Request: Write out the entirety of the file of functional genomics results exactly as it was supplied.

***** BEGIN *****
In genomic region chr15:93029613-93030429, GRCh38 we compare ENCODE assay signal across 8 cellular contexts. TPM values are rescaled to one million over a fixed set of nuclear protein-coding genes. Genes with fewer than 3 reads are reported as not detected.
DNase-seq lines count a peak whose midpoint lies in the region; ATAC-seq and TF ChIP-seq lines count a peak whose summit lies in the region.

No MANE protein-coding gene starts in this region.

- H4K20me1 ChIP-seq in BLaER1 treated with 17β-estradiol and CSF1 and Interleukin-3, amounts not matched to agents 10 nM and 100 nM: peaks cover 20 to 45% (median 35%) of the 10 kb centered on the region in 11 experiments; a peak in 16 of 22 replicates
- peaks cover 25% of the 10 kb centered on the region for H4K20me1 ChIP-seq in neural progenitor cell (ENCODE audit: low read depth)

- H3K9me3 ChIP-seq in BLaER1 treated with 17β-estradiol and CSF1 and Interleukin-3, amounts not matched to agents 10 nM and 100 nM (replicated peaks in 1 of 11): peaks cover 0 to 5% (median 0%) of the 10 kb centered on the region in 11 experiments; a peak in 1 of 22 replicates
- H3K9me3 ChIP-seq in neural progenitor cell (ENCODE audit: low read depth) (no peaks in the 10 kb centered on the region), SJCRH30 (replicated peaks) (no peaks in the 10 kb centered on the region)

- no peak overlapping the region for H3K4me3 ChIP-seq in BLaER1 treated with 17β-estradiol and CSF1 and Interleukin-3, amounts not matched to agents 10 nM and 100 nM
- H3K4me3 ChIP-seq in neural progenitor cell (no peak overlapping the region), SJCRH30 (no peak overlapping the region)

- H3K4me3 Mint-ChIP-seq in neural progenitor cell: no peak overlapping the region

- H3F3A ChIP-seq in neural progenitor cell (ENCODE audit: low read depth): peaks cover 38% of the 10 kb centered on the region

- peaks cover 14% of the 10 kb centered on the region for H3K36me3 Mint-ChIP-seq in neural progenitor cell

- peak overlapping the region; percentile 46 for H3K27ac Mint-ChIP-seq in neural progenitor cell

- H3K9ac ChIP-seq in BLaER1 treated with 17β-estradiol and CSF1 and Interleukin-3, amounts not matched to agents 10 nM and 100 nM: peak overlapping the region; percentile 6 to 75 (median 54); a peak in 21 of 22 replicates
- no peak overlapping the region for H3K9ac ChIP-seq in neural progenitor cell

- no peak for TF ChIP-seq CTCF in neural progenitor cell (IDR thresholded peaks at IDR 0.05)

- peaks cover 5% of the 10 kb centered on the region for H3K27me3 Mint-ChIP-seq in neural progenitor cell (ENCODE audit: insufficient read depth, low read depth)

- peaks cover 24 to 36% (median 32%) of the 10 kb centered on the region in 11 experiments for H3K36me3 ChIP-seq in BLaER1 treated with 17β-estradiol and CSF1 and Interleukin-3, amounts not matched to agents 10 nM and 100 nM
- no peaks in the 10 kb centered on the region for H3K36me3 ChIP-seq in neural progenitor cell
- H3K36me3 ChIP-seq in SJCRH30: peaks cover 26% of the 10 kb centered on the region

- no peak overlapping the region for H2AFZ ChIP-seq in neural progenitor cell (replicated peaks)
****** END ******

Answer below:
In genomic region chr15:93029613-93030429, GRCh38 we compare ENCODE assay signal across 8 cellular contexts. TPM values are rescaled to one million over a fixed set of nuclear protein-coding genes. Genes with fewer than 3 reads are reported as not detected.
DNase-seq lines count a peak whose midpoint lies in the region; ATAC-seq and TF ChIP-seq lines count a peak whose summit lies in the region.

No MANE protein-coding gene starts in this region.

- H4K20me1 ChIP-seq in BLaER1 treated with 17β-estradiol and CSF1 and Interleukin-3, amounts not matched to agents 10 nM and 100 nM: peaks cover 20 to 45% (median 35%) of the 10 kb centered on the region in 11 experiments; a peak in 16 of 22 replicates
- peaks cover 25% of the 10 kb centered on the region for H4K20me1 ChIP-seq in neural progenitor cell (ENCODE audit: low read depth)

- H3K9me3 ChIP-seq in BLaER1 treated with 17β-estradiol and CSF1 and Interleukin-3, amounts not matched to agents 10 nM and 100 nM (replicated peaks in 1 of 11): peaks cover 0 to 5% (median 0%) of the 10 kb centered on the region in 11 experiments; a peak in 1 of 22 replicates
- H3K9me3 ChIP-seq in neural progenitor cell (ENCODE audit: low read depth) (no peaks in the 10 kb centered on the region), SJCRH30 (replicated peaks) (no peaks in the 10 kb centered on the region)

- no peak overlapping the region for H3K4me3 ChIP-seq in BLaER1 treated with 17β-estradiol and CSF1 and Interleukin-3, amounts not matched to agents 10 nM and 100 nM
- H3K4me3 ChIP-seq in neural progenitor cell (no peak overlapping the region), SJCRH30 (no peak overlapping the region)

- H3K4me3 Mint-ChIP-seq in neural progenitor cell: no peak overlapping the region

- H3F3A ChIP-seq in neural progenitor cell (ENCODE audit: low read depth): peaks cover 38% of the 10 kb centered on the region

- peaks cover 14% of the 10 kb centered on the region for H3K36me3 Mint-ChIP-seq in neural progenitor cell

- peak overlapping the region; percentile 46 for H3K27ac Mint-ChIP-seq in neural progenitor cell

- H3K9ac ChIP-seq in BLaER1 treated with 17β-estradiol and CSF1 and Interleukin-3, amounts not matched to agents 10 nM and 100 nM: peak overlapping the region; percentile 6 to 75 (median 54); a peak in 21 of 22 replicates
- no peak overlapping the region for H3K9ac ChIP-seq in neural progenitor cell

- no peak for TF ChIP-seq CTCF in neural progenitor cell (IDR thresholded peaks at IDR 0.05)

- peaks cover 5% of the 10 kb centered on the region for H3K27me3 Mint-ChIP-seq in neural progenitor cell (ENCODE audit: insufficient read depth, low read depth)

- peaks cover 24 to 36% (median 32%) of the 10 kb centered on the region in 11 experiments for H3K36me3 ChIP-seq in BLaER1 treated with 17β-estradiol and CSF1 and Interleukin-3, amounts not matched to agents 10 nM and 100 nM
- no peaks in the 10 kb centered on the region for H3K36me3 ChIP-seq in neural progenitor cell
- H3K36me3 ChIP-seq in SJCRH30: peaks cover 26% of the 10 kb centered on the region

- no peak overlapping the region for H2AFZ ChIP-seq in neural progenitor cell (replicated peaks)